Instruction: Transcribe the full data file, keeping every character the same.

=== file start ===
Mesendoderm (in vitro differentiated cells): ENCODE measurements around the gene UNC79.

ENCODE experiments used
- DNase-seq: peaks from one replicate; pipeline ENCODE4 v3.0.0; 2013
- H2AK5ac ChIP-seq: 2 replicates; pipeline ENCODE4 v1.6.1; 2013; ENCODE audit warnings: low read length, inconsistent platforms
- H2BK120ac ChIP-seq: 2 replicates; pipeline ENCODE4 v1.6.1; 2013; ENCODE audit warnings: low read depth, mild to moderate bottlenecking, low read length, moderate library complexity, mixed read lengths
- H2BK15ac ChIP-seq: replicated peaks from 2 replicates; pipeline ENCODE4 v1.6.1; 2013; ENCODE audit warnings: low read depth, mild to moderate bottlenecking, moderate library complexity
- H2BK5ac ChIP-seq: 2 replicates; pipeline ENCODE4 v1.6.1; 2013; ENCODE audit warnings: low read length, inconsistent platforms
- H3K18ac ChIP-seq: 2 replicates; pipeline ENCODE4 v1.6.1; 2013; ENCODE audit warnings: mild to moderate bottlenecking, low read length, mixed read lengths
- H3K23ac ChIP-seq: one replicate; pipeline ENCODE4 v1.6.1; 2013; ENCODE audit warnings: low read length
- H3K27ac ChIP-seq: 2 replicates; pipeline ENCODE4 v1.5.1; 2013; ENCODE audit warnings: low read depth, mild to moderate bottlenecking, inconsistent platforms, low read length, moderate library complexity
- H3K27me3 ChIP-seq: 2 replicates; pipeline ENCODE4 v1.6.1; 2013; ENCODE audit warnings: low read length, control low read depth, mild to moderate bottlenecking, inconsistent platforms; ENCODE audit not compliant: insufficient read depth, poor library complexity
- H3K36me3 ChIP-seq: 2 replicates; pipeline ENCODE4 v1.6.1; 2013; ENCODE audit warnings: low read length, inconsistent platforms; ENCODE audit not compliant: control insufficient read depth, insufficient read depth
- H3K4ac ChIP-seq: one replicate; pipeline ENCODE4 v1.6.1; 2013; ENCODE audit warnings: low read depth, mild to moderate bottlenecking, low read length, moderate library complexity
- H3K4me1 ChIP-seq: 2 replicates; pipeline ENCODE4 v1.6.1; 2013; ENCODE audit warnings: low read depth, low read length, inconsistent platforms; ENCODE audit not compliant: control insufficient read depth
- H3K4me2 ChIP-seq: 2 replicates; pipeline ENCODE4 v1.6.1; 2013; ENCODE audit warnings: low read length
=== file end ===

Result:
Mesendoderm (in vitro differentiated cells): ENCODE measurements around the gene UNC79.

ENCODE experiments used
- DNase-seq: peaks from one replicate; pipeline ENCODE4 v3.0.0; 2013
- H2AK5ac ChIP-seq: 2 replicates; pipeline ENCODE4 v1.6.1; 2013; ENCODE audit warnings: low read length, inconsistent platforms
- H2BK120ac ChIP-seq: 2 replicates; pipeline ENCODE4 v1.6.1; 2013; ENCODE audit warnings: low read depth, mild to moderate bottlenecking, low read length, moderate library complexity, mixed read lengths
- H2BK15ac ChIP-seq: replicated peaks from 2 replicates; pipeline ENCODE4 v1.6.1; 2013; ENCODE audit warnings: low read depth, mild to moderate bottlenecking, moderate library complexity
- H2BK5ac ChIP-seq: 2 replicates; pipeline ENCODE4 v1.6.1; 2013; ENCODE audit warnings: low read length, inconsistent platforms
- H3K18ac ChIP-seq: 2 replicates; pipeline ENCODE4 v1.6.1; 2013; ENCODE audit warnings: mild to moderate bottlenecking, low read length, mixed read lengths
- H3K23ac ChIP-seq: one replicate; pipeline ENCODE4 v1.6.1; 2013; ENCODE audit warnings: low read length
- H3K27ac ChIP-seq: 2 replicates; pipeline ENCODE4 v1.5.1; 2013; ENCODE audit warnings: low read depth, mild to moderate bottlenecking, inconsistent platforms, low read length, moderate library complexity
- H3K27me3 ChIP-seq: 2 replicates; pipeline ENCODE4 v1.6.1; 2013; ENCODE audit warnings: low read length, control low read depth, mild to moderate bottlenecking, inconsistent platforms; ENCODE audit not compliant: insufficient read depth, poor library complexity
- H3K36me3 ChIP-seq: 2 replicates; pipeline ENCODE4 v1.6.1; 2013; ENCODE audit warnings: low read length, inconsistent platforms; ENCODE audit not compliant: control insufficient read depth, insufficient read depth
- H3K4ac ChIP-seq: one replicate; pipeline ENCODE4 v1.6.1; 2013; ENCODE audit warnings: low read depth, mild to moderate bottlenecking, low read length, moderate library complexity
- H3K4me1 ChIP-seq: 2 replicates; pipeline ENCODE4 v1.6.1; 2013; ENCODE audit warnings: low read depth, low read length, inconsistent platforms; ENCODE audit not compliant: control insufficient read depth
- H3K4me2 ChIP-seq: 2 replicates; pipeline ENCODE4 v1.6.1; 2013; ENCODE audit warnings: low read length